OGDENSBURG — Robert Noble, an Ogdensburg native and business owner, has a vision for the former Hackett’s building on Pickering Street.
That vision becomes with the city of Ogdensburg receiving a grant from the Restore New York Communities Initiative to rehabilitate the former Hackett’s Hardware store.
Mr. Noble grew up in Ogdensburg and eventually moved to Vermont where he bought his first store, Noble Ace Hardware. Today, Mr. Noble owns four Noble Ace Hardware Stores throughout New Hampshire, Vermont and New York. Soon, Ogdensburg will be added to that list.
“I never really saw the risk that it was but knew that I wanted to be an owner and meet the challenge of creating a meaningful business,” said Mr. Noble. “By the grace of God, it was successful even though Home Depot opened a store at the same time. Then I happened upon new opportunities to branch out with my brother, Ken.”
At a city council meeting in August, Mr. Noble pitched his idea to restore and rehabilitate the former Hackett’s building, 1223 Pickering St., back into a department store. At the following meeting, the council unanimously passed a resolution to apply for $1.2 million in funding for the project through round 6 of the Restore New York Communities Initiative, which was ultimately successful when the city was awarded a grant on Dec. 20.
“We determined over the past year that it would require at least $1.3 million to restore and update the main building for public use,” said Mr. Noble. “The larger items will be a sprinkler system, flooring, lighting, bathrooms, parking lot improvements, ceiling, and interior wall repair. Without the NY Restore grant, this project would be a bridge too far.”
The old Hackett’s building currently houses the Ogdensburg Volunteer Rescue Squad (OVRS) but has 36,000 square feet of vacant space that Mr. Noble wants to transform into something much like what it used to be.
“I have admired and envied the Hackett’s store for years,” said Mr. Noble. “They had a great hardware store with a much larger diversity of products which included clothing, sporting goods and equipment, gifts, and bistro. In their heyday, they were considered the most successful True Value store in the country.”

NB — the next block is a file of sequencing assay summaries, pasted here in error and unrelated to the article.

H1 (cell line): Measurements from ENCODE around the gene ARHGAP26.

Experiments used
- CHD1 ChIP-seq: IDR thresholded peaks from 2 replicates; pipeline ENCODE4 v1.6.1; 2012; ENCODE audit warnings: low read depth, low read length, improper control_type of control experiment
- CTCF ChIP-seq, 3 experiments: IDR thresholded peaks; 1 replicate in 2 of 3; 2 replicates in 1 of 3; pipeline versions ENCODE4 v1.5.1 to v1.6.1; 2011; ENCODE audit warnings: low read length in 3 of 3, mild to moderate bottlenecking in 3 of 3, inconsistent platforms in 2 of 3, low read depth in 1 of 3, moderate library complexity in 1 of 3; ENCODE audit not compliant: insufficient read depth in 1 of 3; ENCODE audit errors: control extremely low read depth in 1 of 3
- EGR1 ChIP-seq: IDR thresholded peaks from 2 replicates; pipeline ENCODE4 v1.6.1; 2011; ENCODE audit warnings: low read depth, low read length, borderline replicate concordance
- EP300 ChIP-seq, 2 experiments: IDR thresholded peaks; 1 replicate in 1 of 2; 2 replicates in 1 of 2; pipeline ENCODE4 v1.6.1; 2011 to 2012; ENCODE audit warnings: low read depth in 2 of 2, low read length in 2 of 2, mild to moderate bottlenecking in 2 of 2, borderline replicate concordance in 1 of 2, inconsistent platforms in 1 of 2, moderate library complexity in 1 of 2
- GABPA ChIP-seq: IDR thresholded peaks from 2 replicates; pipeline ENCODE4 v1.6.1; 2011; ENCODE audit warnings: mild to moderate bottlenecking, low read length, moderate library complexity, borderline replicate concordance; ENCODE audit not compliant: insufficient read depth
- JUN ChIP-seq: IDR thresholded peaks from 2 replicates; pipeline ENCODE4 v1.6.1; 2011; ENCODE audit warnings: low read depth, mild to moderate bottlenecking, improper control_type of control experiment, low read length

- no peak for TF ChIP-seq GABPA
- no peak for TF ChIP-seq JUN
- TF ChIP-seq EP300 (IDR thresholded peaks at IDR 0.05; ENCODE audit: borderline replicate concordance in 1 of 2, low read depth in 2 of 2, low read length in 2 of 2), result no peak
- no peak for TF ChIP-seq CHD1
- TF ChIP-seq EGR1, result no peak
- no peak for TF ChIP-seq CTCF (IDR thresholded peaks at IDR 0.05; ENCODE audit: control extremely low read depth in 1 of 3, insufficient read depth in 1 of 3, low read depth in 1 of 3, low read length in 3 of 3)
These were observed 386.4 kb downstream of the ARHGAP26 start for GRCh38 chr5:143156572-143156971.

Mr. Noble plans to sell many of the same goods that Hackett’s used to sell including hardware, rental equipment, outdoor living and cooking, sporting, hunting, camping and fishing goods and equipment, clothing, gifts, pet equipment and food, and even restore the bistro that once stood in the building.
“On the outside, there will be very little change,” said Mr. Noble. “The inside, however, will be marvelous much like the Hackett’s of old.”
It is Mr. Noble’s hope that the store would bring new, competitively priced products and services back into the community as well as make Ogdensburg a better place to live.
“What an opportunity to restore it into a first class shopping experience which builds on community relations, provides new, satisfying, long-term, good paying employment,” said Mr. Noble. “I have a vision of a store the community will support and be proud of that will draw people to Ogdensburg as opposed to folks driving 45 to 90 minutes to shop in other communities.”
Part of the project also includes Mr. Noble buying the building from OVRS which will pay off a $1.2 million loan owed to the U.S. Department of Agriculture’s Rural Development office and lease OVRS the space it now uses.
“It will provide significant and additional funds to be used for the equipment and training they require without having to make loan payments as they have in the past,” said Mr. Noble. “It will remove a burden so they can put all their focus and energy towards the services they provide for the community. They will have a secure and locked tight lease for as long as they desire.”
Mr. Noble stated that plans to begin restoration will be determined in the next few months but his goal has always been to have a grand opening by Nov. 1.
“The Ogdensburg market is fertile for this type of store at this time given the changes over the last two decades,” said Mr. Noble. “More than that, I believe with the contacts and support of many in the community we will be able to staff the store with great, knowledgeable, engaging people.”
Nevertheless, Mr. Noble is eager to begin the project and excited for his community to celebrate a hometown hardware store.
“Over the last 12 to 15 years, locally owned stores have shuttered up in Ogdensburg leaving just national chains in their place,” said Mr. Noble. “I think the Ogdensburg area would celebrate a hometown hardware store and more.”